Wearing the F-Scan system did not affect the stance time but lead to an increase in stride frequency (P<0.05) and a decrease in stride length (P<0.05) and relative stride length (P<0.05). As speed increased, stance time decreased while stride frequency, stride length and relative stride length increased (all P<0.001).
As aid to compensating for this;
as walking cadence increases, pressure-time integrals and foot-to-floor contact durations
decrease, and peak plantar pressures increase.
Cavanaghs multivariate analysis of segmented plantar force distribution found correlation of peak pressures at heel contact to approach velocity which is likely determined by stride length.
I did a quick pubmed search for effects of clothing on kinematics, nothing seems to have been published on this, I wonder if effects of pants vs shorts would reveal similar change in kinematics?
ABSTRACT. Zhu H, Wertsch JJ, Harris GF, Alba HM.
Walking cadence effect on plantar pressures. Arch Phys Med
Objective: Prior studies have examined the effect of cadence
on ground reaction forces by use of a force plate. Force plate
studies generally analyze isolated steps and do not provide insight
into ongoing step-to-step variations or in-shoe plantar
pressures. The objective of this study was to evaluate the effect
of walking cadences on in-shoe plantar pressures over extended
periods of continuous walking.
Design: Nonrandomized control trial.
Patients or Other Participants: Volunteer sample of 8 ablebodied
Interventions: In-shoe plantar pressures were studied during
four minutes of continuous walking at controlled cadences of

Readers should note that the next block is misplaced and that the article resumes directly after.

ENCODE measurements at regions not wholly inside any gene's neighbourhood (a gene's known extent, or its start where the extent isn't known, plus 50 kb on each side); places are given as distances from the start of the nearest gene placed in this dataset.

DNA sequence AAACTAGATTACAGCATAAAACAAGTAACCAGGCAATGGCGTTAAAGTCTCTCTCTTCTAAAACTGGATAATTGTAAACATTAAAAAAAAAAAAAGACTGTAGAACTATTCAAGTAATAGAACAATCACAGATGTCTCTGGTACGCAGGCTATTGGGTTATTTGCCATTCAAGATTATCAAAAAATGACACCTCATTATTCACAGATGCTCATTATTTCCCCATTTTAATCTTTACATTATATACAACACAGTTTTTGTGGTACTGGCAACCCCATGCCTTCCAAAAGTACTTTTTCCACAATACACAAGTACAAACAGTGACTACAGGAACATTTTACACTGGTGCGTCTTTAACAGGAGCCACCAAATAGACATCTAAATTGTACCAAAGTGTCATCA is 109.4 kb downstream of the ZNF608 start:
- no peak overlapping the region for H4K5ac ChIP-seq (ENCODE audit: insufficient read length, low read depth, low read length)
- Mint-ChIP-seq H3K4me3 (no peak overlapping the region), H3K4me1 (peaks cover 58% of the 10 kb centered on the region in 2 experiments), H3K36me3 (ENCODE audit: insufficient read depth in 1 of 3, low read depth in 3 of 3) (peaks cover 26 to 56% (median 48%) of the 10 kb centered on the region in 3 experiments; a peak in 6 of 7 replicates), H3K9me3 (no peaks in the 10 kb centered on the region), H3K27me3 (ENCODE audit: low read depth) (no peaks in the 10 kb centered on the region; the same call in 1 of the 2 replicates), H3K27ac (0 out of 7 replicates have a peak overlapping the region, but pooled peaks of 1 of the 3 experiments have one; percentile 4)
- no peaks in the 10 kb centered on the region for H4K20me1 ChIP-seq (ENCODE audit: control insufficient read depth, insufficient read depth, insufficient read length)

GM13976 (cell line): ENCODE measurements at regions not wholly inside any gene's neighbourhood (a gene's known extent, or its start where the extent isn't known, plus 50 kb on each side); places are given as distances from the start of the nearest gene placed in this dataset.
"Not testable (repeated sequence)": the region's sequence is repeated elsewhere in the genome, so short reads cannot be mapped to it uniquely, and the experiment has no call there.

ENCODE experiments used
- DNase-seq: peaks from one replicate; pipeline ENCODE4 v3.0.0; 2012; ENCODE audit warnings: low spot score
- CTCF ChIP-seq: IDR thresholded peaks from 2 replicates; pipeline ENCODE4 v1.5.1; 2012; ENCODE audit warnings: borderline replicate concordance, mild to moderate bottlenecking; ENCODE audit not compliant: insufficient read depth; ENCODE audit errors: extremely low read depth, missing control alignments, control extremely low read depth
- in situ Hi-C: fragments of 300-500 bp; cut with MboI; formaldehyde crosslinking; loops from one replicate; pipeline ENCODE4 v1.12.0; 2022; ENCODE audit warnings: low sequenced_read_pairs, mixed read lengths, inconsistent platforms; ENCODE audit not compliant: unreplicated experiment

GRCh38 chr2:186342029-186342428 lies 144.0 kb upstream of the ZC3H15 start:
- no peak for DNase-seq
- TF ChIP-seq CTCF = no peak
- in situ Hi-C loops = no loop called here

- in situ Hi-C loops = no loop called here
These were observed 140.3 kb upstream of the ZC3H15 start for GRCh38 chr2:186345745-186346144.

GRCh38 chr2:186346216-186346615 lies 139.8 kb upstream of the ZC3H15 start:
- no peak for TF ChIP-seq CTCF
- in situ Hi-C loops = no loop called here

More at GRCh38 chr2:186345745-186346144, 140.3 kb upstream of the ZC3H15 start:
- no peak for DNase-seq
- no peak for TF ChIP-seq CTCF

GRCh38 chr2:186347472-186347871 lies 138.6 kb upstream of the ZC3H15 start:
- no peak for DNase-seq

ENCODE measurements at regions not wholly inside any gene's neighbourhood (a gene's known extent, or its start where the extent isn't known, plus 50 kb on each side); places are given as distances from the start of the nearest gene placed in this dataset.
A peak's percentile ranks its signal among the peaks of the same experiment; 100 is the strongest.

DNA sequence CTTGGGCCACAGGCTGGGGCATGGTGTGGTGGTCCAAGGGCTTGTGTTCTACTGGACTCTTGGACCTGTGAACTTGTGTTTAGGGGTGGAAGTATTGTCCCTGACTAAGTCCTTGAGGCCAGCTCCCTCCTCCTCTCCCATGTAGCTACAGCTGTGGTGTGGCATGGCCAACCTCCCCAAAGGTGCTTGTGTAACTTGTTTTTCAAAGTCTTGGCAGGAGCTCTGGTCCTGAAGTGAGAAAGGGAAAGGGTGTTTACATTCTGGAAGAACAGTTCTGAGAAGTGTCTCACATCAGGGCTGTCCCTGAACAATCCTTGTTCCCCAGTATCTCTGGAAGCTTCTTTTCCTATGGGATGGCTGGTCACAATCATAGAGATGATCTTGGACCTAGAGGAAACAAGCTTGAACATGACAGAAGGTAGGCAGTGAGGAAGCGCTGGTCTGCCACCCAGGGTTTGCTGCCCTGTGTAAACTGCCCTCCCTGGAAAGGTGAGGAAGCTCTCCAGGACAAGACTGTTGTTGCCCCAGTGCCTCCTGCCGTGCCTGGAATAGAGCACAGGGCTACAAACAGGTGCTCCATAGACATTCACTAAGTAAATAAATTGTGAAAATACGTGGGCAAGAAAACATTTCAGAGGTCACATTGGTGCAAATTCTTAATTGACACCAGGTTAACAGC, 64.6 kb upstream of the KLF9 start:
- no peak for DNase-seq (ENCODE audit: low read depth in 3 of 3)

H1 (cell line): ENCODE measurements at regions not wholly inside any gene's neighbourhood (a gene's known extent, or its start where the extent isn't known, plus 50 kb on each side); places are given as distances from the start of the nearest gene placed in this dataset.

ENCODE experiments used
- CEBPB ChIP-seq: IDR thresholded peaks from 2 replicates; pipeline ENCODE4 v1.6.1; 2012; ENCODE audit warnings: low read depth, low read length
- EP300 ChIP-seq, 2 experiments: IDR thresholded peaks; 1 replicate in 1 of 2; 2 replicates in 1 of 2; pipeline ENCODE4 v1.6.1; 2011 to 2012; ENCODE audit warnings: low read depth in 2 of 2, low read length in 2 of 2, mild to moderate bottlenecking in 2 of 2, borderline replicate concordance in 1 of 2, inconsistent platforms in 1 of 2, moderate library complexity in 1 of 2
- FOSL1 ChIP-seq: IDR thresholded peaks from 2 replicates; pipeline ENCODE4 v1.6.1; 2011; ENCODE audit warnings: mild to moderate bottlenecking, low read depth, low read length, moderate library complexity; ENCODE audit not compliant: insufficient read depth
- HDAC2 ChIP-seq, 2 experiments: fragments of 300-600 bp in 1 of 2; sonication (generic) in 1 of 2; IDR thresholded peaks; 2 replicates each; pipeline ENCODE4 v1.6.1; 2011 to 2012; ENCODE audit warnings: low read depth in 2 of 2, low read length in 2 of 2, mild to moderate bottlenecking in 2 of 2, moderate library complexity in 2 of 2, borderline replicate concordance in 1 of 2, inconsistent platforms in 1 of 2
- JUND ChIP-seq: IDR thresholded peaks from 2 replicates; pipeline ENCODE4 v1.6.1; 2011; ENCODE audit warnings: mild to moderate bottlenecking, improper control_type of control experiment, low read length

70, 80, 90, 100, 110, and 120steps/rain. For each cadence more
than 200 steps were analyzed for each of the 8 subjects.
Main Outcome Measures: Pressure-time integrals, foot-tofloor
contact durations, and peak pressures at all 14 locations
were processed for each step. Changes were calculated compared
to values at 70steps/rain.
Results: With increasing cadence, mean pressure-time integrals
continuously decreased (45% at 120steps/min); mean footto-
floor contact durations continuously decreased (64% at
120steps/rain); and mean peak pressures increased (119% at
Conclusions: Our results show that as walking cadence increases,
pressure-time integrals and foot-to-floor contact durations
decrease, and peak plantar pressures increase. This is clinically
relevant to all kinetic gait studies because our results
suggest that normal values should be established for each cadence.
© 1995 by the American Congress of Rehabilitation Medicine
and the American Academy of Physical Medicine and Rehabilitation
T HE MEASUREMENT of plantar pressures is useful when